Phytochemical and antitrypanosomal study of a Libyan medicinal plant
Objectives: Phytochemical investigation of a Libyan Medicinal Plant and study the antiprotozoal activity of isolated compounds against Tyrypanosoma brucei brucei protozoa responsible for African sleeping sickness.
Methods:The dried aerial part of Sarcopoterium spinosum (Rosaceae), was extracted using Sohxlet with different polarity of solvents, then subjected to a range of chromatographic techniques. The pure compounds were screened in a bioassay system  to determine whether they demonstrated activity against Tyrypanosoma brucei brucei. A serial dilution method was used to measure the MIC of compounds which showed activity.
Results: Among 9 pure compounds isolated and tested in vitro for their activity against Tyrypanosoma brucei brucei, ursolic acid and 2α, 3α, 19α -trihydroxyurs-12-en-28-oic acid showed a high activity. The other compounds, which included some related triterpenes, showed no activity in this test.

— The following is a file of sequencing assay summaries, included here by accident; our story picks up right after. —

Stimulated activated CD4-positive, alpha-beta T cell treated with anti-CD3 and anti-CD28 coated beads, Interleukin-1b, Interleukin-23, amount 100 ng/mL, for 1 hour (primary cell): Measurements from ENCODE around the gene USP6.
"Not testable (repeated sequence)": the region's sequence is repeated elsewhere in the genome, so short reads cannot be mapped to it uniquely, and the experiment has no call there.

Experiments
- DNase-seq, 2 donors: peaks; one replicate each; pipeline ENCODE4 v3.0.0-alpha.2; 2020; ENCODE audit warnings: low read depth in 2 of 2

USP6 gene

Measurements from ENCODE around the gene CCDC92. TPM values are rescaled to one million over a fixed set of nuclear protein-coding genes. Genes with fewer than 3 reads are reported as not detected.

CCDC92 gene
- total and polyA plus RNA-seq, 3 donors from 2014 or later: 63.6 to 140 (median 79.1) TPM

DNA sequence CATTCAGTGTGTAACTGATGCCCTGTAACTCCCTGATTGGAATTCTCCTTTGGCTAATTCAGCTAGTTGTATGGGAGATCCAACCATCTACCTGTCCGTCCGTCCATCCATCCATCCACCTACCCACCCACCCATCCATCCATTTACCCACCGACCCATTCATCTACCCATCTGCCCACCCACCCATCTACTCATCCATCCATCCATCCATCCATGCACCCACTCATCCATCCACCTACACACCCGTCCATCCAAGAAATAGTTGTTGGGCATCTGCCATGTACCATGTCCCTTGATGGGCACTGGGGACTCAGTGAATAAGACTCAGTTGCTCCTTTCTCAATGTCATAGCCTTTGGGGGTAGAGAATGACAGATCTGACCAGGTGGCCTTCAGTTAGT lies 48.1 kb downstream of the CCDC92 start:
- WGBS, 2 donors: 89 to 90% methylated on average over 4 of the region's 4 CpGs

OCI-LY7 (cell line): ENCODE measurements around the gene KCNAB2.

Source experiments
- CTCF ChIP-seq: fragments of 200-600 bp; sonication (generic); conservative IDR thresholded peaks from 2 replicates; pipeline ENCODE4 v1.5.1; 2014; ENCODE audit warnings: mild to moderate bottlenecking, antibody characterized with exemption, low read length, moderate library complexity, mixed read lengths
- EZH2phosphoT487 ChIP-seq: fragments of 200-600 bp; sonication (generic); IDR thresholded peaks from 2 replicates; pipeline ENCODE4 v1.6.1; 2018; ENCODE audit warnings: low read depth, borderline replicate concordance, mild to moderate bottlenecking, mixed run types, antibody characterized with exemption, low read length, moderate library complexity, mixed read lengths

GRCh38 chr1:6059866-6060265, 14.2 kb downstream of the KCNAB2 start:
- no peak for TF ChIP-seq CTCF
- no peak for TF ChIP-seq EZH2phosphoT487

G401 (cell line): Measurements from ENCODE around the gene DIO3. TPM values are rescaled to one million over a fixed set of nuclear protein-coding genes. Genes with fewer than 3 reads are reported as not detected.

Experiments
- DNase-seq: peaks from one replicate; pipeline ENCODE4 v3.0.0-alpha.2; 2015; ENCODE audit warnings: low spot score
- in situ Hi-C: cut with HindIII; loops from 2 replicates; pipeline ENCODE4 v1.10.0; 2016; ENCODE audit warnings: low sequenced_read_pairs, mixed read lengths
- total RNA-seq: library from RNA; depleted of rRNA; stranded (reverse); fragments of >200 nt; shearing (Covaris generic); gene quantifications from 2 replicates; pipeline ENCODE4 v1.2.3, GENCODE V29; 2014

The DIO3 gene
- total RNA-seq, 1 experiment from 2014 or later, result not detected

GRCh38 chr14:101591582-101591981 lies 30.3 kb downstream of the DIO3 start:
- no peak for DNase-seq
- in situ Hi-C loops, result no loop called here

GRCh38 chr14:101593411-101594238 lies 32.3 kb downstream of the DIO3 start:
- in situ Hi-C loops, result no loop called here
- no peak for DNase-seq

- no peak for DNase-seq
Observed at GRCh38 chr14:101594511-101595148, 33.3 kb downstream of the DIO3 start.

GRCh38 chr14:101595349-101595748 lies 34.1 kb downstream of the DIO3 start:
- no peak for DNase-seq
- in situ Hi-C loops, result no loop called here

Conclusion: Some triterpenes have previously been shown to have activity against African trypanomiasis . Ursolic acid and 2α, 3α, 19α-trihydroxyurs-12-en-28-oic acid had potent in vitro activity against T. brucei brucei compared with suramin, while some other triterpene derivatives had no activity.
Acknowledgements: Strathclyde University and Al-Fateh University for funding N.B.E.
References: 1. Raz, B., et al. (1997) Acta Tropica 68:139–147. 2. Hoet, S. et al. (2004)J. Nat.Prod.Rep. 353–364.